FOCUS: The Intensification Challenge
Growing demand for food, fuel and other commodities, coupled with natural resources scarcity has created an urgent need to produce more with less. Intensified production on farmed land in the tropics will be necessary not only to meet rising demands but also to protect intact ecosystems from conversion and reduce emissions from deforestation and forest degradation (REDD). A range of agroforestry and landscape restoration practices can respond to this intensification challenge, increasing soil fertility and crop productivity very significantly, often by an order of two to three times compared to current yields in many parts of the tropics. Arguably, no other form of agricultural land use can potentially lock up more carbon per hectare of cropland than farm forestry and agroforestry.
Yet investment in these tree-based approaches has been lagging. Has a limited understanding of potential investment opportunities kept investors at bay? What policy, regulatory, and institutional barriers should be lifted in order to encourage climate-smart agriculture on a meaningful scale? What are the speciic adoption constraints faced by farmers?
These are some of the questions which PROFOR and partners are hoping to tackle at a Forum in Nairobi at the end of May (see below). Background papers prepared for the event will provide: An overview of tree-based technologies and approaches which can restore and enhance the functionality of rural farming landscapes in Africa, and generate private investment interest; a mapping of the potential for landscape restoration measures in Africa; and an analysis of constraints and opportunities for private sector investment in forests and trees.
Event: Nairobi, May 25-27, 2011 An Investment Forum: Mobilizing Private Investment in Trees and Landscape Restoration in Africa. PROFOR, the World Bank, IUCN, Ecoagriculture Partners and Terrafrica will join forces with the World Agrofrestry Centre to generate greater interest in agroforestry and other landscape approaches, particularly from the private sector. Investing in degraded landscapes holds the promise of a 'triple win' by improving rural livelihoods, increasing resilience in the face of climate extremes, and mitigating climate change.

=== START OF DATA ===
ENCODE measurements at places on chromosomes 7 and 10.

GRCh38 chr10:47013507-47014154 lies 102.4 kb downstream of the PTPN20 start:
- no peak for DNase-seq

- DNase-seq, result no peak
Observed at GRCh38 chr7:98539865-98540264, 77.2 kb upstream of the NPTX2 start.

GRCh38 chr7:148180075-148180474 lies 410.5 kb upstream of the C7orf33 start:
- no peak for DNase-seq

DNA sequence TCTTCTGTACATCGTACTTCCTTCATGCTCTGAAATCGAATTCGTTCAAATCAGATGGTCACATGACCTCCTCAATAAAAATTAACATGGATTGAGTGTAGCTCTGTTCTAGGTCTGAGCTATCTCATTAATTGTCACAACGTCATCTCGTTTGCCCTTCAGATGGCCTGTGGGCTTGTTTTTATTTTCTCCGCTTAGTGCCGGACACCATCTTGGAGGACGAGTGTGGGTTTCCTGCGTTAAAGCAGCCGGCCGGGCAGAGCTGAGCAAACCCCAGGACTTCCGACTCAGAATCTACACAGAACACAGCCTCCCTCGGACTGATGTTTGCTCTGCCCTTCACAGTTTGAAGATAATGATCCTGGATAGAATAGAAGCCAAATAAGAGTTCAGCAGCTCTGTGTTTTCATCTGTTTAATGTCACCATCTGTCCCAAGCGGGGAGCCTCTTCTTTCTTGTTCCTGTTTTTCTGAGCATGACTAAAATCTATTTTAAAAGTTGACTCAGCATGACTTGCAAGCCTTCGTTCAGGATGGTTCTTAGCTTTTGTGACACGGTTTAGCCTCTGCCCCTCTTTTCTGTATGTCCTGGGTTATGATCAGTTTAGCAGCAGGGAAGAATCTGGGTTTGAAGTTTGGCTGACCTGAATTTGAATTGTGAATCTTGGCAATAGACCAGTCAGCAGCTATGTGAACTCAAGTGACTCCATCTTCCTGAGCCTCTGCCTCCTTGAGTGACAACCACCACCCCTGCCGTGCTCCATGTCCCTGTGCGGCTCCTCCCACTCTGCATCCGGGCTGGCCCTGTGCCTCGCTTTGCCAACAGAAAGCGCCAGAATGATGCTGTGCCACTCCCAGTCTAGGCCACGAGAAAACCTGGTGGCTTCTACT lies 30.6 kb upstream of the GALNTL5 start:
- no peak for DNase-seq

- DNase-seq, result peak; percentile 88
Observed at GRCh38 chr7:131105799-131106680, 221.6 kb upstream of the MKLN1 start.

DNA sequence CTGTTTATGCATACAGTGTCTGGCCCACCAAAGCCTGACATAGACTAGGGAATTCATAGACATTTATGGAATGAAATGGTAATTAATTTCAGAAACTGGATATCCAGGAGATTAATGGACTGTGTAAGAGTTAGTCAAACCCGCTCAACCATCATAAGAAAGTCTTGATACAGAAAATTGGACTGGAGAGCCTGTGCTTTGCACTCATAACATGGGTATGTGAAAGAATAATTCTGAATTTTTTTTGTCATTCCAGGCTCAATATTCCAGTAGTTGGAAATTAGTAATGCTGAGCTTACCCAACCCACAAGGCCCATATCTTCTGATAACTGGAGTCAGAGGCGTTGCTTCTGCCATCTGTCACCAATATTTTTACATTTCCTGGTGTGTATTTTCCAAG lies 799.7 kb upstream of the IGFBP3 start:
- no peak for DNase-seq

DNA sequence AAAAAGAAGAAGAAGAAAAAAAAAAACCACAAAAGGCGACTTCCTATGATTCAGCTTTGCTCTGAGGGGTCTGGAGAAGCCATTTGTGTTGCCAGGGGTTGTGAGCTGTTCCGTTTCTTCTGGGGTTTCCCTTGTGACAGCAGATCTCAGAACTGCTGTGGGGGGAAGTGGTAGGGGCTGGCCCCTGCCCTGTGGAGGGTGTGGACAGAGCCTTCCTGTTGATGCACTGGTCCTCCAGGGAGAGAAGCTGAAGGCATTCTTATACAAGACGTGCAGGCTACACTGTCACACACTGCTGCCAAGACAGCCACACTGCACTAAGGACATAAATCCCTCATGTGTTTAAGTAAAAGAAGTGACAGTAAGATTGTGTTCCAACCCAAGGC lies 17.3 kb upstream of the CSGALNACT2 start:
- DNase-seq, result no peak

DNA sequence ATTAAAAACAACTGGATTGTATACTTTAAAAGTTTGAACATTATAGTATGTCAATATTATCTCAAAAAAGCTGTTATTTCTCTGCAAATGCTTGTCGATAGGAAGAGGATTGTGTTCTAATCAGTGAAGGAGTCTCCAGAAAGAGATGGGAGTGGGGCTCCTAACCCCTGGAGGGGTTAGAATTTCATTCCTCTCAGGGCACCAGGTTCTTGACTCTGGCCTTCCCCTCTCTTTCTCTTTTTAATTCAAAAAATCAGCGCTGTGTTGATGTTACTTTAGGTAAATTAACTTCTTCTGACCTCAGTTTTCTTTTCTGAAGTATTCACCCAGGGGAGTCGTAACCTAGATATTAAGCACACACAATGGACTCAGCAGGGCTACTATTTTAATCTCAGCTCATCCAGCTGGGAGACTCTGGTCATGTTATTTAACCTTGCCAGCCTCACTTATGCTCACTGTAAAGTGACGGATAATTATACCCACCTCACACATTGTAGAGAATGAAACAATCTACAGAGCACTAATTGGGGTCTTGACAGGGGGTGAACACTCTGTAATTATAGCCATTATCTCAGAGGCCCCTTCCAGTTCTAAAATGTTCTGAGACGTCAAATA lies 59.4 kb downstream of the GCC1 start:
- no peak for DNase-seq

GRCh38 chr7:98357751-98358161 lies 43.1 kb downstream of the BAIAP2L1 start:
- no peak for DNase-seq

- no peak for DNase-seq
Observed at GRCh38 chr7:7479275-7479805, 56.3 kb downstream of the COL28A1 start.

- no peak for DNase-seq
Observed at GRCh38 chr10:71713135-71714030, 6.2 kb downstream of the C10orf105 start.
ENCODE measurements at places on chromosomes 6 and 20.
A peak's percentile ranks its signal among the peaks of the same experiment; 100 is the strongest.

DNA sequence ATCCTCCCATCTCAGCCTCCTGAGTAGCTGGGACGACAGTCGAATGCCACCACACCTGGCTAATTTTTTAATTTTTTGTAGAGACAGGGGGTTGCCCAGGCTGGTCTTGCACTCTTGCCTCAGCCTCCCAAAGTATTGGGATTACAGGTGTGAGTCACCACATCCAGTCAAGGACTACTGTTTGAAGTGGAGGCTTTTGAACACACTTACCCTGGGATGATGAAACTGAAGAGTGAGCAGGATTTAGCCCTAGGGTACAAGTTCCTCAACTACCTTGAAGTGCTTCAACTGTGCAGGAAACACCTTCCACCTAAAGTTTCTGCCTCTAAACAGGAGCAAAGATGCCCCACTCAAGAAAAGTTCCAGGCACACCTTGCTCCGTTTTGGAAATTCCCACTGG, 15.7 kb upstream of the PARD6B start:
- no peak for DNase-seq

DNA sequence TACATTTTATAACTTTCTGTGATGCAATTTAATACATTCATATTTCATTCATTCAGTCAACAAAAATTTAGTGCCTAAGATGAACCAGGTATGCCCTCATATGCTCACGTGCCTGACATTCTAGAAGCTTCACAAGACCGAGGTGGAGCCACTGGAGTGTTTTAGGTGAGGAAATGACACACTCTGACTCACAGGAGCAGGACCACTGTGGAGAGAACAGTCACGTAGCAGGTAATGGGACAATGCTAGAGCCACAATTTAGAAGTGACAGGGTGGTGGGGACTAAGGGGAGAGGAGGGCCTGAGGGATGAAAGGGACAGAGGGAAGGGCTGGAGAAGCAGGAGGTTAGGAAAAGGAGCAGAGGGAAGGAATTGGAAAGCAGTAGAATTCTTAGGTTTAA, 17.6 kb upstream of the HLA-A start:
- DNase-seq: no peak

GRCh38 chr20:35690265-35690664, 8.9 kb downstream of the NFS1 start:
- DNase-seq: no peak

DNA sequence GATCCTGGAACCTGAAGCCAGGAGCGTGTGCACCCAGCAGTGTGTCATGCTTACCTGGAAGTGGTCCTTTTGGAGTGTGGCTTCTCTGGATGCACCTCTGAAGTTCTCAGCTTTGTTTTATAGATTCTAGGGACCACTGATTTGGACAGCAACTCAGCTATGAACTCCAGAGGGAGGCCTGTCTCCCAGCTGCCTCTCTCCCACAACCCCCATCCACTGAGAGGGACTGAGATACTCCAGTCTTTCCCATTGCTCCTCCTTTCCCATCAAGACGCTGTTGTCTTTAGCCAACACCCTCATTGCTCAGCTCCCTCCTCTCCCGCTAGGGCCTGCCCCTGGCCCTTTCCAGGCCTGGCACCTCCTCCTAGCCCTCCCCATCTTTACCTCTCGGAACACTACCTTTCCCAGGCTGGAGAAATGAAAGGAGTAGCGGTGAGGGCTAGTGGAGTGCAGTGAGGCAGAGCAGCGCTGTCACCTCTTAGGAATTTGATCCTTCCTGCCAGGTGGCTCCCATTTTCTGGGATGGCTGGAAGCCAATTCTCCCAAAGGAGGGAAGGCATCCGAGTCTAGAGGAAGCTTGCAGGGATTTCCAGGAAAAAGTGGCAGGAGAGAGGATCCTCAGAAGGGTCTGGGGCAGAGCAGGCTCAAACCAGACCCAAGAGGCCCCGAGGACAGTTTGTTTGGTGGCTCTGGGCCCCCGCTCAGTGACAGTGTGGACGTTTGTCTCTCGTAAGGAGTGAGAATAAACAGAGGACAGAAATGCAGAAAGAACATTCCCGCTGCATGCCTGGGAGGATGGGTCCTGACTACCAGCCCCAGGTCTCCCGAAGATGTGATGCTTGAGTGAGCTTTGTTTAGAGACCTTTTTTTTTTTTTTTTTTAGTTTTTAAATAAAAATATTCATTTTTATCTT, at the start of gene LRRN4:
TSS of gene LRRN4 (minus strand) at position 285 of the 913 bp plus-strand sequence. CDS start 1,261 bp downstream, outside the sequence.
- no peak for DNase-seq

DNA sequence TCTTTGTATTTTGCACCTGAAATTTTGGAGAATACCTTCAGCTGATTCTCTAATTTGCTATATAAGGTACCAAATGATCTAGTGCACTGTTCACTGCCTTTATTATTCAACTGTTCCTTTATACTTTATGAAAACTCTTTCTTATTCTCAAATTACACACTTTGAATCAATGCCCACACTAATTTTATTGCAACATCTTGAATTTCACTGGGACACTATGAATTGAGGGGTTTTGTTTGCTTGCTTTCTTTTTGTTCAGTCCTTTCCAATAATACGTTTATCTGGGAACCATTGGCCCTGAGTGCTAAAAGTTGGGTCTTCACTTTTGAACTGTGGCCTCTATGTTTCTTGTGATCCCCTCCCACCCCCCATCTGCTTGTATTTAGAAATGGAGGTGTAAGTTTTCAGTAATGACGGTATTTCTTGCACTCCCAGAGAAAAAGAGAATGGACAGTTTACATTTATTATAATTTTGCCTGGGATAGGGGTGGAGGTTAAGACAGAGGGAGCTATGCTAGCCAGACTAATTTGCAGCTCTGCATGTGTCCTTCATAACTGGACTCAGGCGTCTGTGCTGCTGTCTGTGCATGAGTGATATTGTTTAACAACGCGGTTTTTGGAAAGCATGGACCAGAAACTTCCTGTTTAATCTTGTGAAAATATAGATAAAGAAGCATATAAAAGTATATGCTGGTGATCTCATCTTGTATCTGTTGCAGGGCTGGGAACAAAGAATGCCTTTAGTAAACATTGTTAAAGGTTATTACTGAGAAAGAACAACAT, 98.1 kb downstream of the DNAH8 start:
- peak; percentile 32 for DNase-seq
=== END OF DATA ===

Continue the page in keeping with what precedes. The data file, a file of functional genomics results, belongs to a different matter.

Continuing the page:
In the pipeline: Several bodies of analytical work are about to hit the shelf in edited, hard copy form including work on forest governance and ICT and a guidance note on Public Expenditure Reviews in the Forests Sector.
Efforts to draft a common governance framework are gathering speed, following the Stockholm symposium in September. The framework will provide common pillars, principles and criteria for assessing and monitoring forest governance in different countries. If widely endorsed, this common language could help forest agencies and programs streamline their efforts.
PROFOR's work on forests and fragile states will likely be published in an edited, hard-cover version under the title Forests, Fragility and Conflict after the launch of the World Development Report 2011 on development and conflict.
PROFOR shared examples of its impact and findings in its 2010 Progress Report with donor representatives at PROFOR's Advisory Board Meeting in Brussels in February.
More than 350 people and organizations are now following PROFOR on Twitter.
PROFOR has a redesigned website with keywords and improved search functions. Leave us a comment in the blog-like Field Notes section of the site.